The Thing Remake. Er…I Mean “Re-Imagining”

From SciFiWire:

Strike Entertainment and Universal Pictures will remake John Carpenter’s SF horror movie The Thing, with Battlestar Galactica executive producer Ronald D. Moore writing the script, Variety reported. The 1982 original dealt with a shapeshifting creature from outer space that terrorizes researchers at an Antarctic station. That film in turn was a remake of the 1951 classic SF movie The Thing From Another World, which was adapted from the 1938 short story “Who Goes There?” by legendary SF author John W. Campbell Jr.

The producers said they consider the new film to be more “a companion piece” to the Carpenter film than a note-for-note remake.

My initial reaction here is “What for?” But then again, that was my initial reaction to the “re-imagining” of Battlestar Galactica before I became a convert, so what do I know? (That last one is a rhetorical question. :))

5 thoughts on “The Thing Remake. Er…I Mean “Re-Imagining””

  1. I really hope they don’t ruin this with CGI. One fo the reason I still re-watch the Carpenter classic is the effects are models and seem to have a longer shelflife than CGI, which dates quickly. Anyways, The Thing loosk great on my DVD of it.

    As an example of CGI gone wrong, I think the original Matrix movie (with wirework) looks a lot btter than the sequels. Likewise Blade II looks tacky comared to Bade as the sprites are glaringly obvious in places.

  2. “The 1982 original dealt with a shapeshifting creature from outer space that terrorizes researchers at an Antarctic station. That film in turn was a remake of the 1951 classic SF movie…”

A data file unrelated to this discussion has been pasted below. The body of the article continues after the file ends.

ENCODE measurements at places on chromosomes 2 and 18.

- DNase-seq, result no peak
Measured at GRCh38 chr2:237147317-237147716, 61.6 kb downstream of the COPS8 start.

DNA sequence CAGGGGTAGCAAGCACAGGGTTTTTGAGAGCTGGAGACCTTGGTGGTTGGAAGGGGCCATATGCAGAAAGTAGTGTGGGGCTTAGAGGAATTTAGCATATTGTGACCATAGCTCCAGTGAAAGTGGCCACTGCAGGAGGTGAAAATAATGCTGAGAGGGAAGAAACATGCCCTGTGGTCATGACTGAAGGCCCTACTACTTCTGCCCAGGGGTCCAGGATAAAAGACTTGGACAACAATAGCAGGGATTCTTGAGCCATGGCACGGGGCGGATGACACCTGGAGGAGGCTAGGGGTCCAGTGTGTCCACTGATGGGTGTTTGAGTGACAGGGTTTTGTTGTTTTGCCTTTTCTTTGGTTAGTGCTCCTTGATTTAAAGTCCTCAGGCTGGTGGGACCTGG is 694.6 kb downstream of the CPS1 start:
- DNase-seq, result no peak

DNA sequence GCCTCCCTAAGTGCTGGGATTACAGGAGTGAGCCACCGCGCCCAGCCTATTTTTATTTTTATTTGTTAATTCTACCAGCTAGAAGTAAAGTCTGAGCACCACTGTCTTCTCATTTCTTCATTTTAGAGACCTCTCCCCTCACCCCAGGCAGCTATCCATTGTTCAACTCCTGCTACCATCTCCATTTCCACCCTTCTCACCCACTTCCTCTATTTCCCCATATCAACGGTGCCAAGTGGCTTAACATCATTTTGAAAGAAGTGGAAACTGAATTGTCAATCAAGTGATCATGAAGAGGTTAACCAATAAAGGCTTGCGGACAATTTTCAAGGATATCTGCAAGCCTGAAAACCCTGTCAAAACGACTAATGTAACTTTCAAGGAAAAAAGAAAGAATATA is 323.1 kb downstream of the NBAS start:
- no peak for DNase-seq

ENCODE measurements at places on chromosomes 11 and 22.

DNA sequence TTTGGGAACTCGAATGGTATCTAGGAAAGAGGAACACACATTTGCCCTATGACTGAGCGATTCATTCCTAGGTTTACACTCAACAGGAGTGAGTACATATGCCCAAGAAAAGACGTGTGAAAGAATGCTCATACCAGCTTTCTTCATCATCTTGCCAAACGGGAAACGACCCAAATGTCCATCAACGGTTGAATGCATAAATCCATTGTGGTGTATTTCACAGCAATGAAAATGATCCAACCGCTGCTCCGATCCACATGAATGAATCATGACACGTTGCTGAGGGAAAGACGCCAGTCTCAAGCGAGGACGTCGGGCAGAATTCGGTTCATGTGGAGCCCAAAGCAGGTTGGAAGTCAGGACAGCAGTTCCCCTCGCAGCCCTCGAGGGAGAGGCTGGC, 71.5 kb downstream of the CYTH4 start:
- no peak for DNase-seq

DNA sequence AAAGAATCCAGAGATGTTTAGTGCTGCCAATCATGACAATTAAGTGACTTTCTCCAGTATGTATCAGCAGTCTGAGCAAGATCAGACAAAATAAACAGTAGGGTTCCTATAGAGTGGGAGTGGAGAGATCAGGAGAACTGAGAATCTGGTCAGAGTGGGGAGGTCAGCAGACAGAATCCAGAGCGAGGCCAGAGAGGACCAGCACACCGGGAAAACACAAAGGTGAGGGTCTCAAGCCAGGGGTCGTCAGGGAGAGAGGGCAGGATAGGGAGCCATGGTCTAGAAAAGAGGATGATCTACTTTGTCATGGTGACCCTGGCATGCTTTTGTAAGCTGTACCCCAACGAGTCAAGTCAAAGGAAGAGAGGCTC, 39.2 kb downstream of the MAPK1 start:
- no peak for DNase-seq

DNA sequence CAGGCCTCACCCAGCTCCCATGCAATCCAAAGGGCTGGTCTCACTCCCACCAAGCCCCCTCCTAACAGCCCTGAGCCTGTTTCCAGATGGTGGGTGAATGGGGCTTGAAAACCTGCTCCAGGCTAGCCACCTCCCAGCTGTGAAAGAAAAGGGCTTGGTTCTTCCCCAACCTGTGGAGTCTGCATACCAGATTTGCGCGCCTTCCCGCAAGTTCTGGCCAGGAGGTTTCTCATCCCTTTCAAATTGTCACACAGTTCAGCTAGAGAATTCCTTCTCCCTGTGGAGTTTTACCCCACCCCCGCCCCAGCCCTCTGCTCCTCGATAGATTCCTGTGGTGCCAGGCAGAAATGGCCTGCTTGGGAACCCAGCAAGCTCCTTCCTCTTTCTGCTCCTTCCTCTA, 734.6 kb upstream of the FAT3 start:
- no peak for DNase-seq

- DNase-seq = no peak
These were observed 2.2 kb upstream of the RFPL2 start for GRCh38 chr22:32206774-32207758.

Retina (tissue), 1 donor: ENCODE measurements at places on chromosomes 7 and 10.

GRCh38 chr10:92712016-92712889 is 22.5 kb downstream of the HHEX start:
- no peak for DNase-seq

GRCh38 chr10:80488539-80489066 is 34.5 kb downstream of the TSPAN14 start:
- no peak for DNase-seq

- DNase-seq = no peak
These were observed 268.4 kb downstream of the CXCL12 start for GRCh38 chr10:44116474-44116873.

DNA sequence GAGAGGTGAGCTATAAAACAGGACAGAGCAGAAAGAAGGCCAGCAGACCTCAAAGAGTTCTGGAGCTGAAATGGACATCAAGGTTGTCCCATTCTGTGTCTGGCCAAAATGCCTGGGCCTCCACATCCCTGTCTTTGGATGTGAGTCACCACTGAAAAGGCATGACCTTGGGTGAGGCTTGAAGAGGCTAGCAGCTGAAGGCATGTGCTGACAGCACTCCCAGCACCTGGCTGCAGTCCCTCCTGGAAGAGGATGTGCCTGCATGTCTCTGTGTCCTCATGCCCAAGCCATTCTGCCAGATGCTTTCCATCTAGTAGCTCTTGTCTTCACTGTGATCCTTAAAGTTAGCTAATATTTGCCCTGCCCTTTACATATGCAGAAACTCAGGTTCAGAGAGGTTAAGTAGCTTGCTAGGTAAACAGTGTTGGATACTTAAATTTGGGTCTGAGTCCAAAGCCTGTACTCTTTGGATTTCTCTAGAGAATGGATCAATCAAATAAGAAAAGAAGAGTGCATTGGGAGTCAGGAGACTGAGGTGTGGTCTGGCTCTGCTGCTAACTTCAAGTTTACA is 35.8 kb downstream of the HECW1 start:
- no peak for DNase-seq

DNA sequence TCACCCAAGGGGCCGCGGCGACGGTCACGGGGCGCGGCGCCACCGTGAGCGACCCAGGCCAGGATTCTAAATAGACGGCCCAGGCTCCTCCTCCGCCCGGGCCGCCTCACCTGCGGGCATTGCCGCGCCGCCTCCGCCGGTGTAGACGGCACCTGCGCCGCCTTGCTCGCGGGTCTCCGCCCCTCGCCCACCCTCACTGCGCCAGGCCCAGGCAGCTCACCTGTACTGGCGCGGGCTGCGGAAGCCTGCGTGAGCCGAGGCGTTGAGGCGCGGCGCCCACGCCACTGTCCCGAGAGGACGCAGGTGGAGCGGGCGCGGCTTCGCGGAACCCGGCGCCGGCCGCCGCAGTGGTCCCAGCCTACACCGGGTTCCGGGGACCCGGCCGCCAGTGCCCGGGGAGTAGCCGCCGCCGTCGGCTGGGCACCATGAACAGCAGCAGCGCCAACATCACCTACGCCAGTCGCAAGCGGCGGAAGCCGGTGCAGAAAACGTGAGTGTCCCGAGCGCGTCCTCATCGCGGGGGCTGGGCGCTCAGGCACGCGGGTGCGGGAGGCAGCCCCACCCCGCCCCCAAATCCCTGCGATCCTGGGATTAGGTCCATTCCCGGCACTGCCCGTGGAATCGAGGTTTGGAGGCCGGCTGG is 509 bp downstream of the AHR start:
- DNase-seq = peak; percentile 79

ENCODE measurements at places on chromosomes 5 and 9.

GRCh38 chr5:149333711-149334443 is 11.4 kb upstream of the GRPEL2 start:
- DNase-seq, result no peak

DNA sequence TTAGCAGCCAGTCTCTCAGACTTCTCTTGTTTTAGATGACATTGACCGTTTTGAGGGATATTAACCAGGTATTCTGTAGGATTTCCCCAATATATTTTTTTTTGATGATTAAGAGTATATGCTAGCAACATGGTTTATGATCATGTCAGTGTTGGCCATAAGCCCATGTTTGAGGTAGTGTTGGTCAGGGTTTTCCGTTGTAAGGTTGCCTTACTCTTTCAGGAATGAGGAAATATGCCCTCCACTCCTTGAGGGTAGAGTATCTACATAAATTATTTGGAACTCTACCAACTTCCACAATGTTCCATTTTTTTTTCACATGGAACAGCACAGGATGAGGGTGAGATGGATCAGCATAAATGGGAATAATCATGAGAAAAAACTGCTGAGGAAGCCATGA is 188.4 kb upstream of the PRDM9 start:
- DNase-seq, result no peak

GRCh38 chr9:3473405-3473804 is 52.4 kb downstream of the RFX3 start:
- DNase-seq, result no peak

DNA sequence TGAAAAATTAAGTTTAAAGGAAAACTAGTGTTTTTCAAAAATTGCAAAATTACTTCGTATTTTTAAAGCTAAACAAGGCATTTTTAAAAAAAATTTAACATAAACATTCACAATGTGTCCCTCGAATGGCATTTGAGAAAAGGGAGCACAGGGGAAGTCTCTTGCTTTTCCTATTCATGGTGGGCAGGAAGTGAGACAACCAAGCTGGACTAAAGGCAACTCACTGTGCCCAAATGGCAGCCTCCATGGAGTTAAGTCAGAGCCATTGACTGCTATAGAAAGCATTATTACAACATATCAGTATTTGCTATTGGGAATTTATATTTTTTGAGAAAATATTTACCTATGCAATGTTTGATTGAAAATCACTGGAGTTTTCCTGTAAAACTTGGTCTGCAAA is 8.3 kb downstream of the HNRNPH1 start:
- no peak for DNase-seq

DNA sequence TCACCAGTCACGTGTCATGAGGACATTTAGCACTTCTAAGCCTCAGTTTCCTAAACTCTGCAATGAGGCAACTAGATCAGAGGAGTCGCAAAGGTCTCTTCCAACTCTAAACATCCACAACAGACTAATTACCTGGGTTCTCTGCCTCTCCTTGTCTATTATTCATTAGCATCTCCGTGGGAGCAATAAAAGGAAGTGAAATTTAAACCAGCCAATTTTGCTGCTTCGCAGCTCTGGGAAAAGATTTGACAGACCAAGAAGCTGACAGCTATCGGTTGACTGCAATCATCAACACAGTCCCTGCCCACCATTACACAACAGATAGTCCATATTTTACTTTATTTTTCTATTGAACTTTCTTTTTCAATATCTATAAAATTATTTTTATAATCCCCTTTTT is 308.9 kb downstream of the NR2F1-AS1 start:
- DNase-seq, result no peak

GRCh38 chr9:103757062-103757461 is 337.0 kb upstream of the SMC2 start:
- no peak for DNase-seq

Wouldn’t that mean that the 1951 was the original if 1982 was a remake?

    :O

    As for me, neither movie comes close to the creepy original story. Especially if you need it with the lights turned down low in the middle of a storm (if it’s a blizzard, you get bonus chill points).

    :O

  3. It should not comes as shock, but hollywood has officially run out of ideas. Both the 1951 and 1982 versions are great examples of genre filmaking. Why re-make them at all?

  4. As an aside, nothing comes close to The Blob in my book for creepy things from space coming to kill you. That 1958 Steve McQueen film scared the crap out of me – at the drive-in even. I didn’t think that film could be remade without becoming campy and yet I know many who think the 1988 version worked (I haven’t seen it myself.)

  5. Let me state that I have nothing against remakes–if they improve on the original.

    I think the mini-series version of Dune was an improvement over the David Lynch film.

    Peter Jackson has most certainly wiped the bad taste that the Ralph Bakshi version of LotR left.

    However…was the remake of the classic B&W film The Haunting better? Did buckets of blood, fancy SFX, big name stars make it a better movie?

    Nope!

    And what about that hilariously bad remake of Alfred Hitchcock’s Psycho? Was that better?

    Nope!

    Would a remake of The Day the Earth Stood Still be better? How about Forbidden Planet? Star Trek V?

    Well, maybe the last one!

    But in general, I think that Hollywood should try an occasional original. Or maybe a book/story that hasn’t been filmed yet. Heck, if they want to pay consultant’s fees, I’ve probably got about 2,000 books in my personal library that have never been filmed and would probably make (in the right hands) excellent cinema.

    (H)

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